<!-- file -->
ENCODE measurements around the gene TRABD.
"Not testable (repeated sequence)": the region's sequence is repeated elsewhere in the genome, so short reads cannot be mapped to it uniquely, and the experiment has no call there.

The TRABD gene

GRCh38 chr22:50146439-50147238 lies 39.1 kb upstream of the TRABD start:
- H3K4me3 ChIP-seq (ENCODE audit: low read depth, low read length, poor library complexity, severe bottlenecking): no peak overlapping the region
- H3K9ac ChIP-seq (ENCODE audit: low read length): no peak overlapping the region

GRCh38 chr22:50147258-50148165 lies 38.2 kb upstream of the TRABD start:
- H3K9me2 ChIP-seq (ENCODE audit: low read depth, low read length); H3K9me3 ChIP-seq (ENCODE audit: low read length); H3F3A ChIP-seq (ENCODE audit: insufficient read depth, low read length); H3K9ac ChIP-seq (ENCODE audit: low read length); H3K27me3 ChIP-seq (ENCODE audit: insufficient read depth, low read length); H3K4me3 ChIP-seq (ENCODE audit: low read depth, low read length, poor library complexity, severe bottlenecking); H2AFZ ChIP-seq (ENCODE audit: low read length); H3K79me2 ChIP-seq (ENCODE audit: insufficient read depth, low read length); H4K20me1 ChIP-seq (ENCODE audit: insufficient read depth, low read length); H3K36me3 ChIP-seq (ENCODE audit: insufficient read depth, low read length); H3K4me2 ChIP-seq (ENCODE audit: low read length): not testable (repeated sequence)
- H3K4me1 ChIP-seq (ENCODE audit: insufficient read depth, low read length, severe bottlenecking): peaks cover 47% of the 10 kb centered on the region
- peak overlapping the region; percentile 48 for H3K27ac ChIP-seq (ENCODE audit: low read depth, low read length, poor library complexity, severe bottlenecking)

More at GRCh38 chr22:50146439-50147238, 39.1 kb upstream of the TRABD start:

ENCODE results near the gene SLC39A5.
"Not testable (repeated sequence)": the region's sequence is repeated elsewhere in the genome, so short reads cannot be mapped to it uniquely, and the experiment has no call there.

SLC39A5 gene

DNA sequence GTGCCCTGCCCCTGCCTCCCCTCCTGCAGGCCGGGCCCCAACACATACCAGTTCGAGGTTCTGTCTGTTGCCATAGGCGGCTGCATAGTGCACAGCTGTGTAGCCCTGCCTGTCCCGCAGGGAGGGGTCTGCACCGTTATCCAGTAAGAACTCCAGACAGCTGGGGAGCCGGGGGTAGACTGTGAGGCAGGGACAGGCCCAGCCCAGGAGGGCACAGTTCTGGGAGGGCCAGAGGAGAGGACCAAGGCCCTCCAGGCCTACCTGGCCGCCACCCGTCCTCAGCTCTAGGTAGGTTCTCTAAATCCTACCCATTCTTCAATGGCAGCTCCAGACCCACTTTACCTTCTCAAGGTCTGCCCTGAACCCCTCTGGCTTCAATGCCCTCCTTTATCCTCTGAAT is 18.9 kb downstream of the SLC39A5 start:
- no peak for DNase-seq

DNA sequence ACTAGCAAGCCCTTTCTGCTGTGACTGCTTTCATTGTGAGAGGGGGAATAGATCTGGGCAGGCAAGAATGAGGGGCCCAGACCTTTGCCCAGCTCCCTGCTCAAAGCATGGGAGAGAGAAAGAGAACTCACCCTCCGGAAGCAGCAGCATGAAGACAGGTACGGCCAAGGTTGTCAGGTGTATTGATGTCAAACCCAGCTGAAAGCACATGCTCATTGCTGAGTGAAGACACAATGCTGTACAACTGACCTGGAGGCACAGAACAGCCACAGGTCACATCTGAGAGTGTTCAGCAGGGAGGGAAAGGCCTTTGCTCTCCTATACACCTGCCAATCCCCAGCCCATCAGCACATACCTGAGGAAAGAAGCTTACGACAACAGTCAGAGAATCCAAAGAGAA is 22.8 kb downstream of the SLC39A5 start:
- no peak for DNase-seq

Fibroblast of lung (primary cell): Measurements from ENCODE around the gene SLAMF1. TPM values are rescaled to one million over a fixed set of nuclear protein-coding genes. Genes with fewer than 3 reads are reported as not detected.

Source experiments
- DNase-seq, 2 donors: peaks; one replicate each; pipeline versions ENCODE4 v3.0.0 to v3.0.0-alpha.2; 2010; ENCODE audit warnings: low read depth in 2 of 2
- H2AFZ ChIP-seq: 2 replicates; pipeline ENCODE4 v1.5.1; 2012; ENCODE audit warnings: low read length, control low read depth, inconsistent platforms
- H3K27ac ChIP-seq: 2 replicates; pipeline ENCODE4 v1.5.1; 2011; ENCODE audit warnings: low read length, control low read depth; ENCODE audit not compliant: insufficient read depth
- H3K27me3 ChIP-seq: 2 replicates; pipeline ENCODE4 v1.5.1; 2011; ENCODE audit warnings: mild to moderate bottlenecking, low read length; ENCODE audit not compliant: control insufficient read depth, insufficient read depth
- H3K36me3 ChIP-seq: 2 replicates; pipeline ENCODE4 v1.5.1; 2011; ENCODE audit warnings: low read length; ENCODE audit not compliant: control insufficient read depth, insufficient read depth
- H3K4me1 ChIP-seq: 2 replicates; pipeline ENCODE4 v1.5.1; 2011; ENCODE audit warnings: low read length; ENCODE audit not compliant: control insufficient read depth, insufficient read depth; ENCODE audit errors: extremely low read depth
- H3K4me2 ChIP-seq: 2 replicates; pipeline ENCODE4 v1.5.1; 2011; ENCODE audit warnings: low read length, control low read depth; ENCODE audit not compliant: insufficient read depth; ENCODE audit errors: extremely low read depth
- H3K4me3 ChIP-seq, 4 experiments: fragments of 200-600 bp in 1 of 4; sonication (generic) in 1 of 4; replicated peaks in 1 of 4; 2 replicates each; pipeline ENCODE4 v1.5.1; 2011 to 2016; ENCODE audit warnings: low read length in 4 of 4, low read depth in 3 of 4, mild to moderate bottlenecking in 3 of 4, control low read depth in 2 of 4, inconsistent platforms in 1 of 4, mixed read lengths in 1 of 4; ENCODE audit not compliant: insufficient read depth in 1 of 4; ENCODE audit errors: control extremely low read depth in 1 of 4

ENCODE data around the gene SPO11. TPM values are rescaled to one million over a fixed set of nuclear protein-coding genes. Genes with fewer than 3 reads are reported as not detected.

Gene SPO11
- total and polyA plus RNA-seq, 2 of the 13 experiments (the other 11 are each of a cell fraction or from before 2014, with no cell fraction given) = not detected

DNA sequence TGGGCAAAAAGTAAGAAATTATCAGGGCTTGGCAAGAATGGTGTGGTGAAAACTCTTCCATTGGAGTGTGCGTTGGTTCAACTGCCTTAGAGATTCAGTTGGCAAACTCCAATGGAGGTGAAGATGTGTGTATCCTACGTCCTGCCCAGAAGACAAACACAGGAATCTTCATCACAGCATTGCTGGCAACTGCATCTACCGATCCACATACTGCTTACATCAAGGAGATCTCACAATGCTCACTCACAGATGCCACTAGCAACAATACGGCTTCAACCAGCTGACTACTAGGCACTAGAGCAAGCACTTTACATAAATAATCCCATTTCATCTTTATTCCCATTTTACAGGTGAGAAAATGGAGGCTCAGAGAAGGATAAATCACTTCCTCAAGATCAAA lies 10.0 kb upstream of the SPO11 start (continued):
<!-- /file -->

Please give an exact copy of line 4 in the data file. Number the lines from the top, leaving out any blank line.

GRCh38 chr22:50146439-50147238 lies 39.1 kb upstream of the TRABD start: